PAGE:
Solitary Confinement Is Now Banned In Country’s Largest Juvenile Justice System

CREDIT: SHUTTERSTOCK
CREDIT: SHUTTERSTOCK

On Tuesday, the Los Angeles County Board of Supervisors agreed to outlaw solitary confinement for young offenders doing time in the country’s largest juvenile justice system. That means 1,200 juveniles will be kept out of dirty and “deplorable” restrictive housing in 16 juvenile halls and camps, come September.

Criminal justice advocates and scientists have long considered solitary confinement a form of psychological torture that also causes damage to the brain. Supervisors Hilda Solis and Sheila Kuehl proposed the ban, citing atrocious conditions and research that says solitary reduces the likelihood of juveniles’ rehabilitation.

Young people who previously spent hours, days, and years in solitary described their experiences Tuesday, before the Board voted unanimously to eliminate the practice.

“We would be alone the majority of the time. No books to read. Nothing to write on. Just a mattress to sleep on,” 20-year-old Eddie Flores said of his experience. “I kept thinking, ‘What’s the point of changing if I’m just stuck in this room the whole time?’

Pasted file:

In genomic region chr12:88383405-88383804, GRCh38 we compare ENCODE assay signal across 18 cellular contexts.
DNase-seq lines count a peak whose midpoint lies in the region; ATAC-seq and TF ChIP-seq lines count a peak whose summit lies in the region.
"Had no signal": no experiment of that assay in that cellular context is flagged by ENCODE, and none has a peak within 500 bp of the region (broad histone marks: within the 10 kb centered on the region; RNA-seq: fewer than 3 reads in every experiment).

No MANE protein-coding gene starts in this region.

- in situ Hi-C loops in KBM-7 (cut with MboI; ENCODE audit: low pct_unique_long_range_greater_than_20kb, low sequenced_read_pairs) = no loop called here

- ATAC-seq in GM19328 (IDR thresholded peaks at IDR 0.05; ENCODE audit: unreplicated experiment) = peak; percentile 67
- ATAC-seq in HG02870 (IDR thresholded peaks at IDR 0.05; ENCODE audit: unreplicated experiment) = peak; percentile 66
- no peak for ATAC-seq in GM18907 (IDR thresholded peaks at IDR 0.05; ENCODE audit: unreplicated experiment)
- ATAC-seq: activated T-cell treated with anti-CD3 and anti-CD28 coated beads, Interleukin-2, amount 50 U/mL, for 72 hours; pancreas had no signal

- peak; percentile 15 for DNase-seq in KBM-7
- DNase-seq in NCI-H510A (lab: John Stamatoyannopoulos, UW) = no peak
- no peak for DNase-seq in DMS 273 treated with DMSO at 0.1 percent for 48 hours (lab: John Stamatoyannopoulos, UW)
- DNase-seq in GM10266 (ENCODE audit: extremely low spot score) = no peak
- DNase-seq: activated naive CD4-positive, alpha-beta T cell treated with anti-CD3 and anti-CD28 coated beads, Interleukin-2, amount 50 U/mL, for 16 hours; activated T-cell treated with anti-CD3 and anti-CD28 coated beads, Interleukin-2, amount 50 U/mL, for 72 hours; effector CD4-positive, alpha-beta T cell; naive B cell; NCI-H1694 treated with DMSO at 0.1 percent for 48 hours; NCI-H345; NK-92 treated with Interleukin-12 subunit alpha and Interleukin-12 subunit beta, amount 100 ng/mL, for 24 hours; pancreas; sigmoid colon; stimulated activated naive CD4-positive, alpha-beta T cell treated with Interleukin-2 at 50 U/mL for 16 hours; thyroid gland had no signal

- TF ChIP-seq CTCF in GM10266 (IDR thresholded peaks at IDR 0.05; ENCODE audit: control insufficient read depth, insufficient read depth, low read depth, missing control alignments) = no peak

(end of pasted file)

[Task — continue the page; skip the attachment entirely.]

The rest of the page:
Noting that he felt like a caged animal, another man in his early twenties testified, “Conditions were small concrete dirty room, the walls covered in dirt, dried up spit, the mattress was so ripped up it felt like I was laying down on a concrete or steel bars.”

Correctional staff generally use solitary confinement for punitive and safety reasons, but juveniles in the county have been thrown in isolation for less serious reasons, including food sharing and talking. Temporary isolation for very rare circumstances is still on the table, but juveniles will always be under the watch of a mental health professional in those instances.

“We can’t afford to treat these youngsters in this manner and expect that when they get out, they’re going to be OK,” Kuehl said.

Indeed, isolating kids means denying them rehabilitative services that change lives for the better. Solitary confinement exacerbates mental health problems and increases the risk of suicide. When people re-enter society after doing time in isolation, they are at a higher risk of recidivating.

The new ban in L.A. County is part of a growing movement to eliminate solitary confinement in correctional facilities nationwide. Most recently, the president issued an executive order banning the isolation of juveniles in all federal prisons.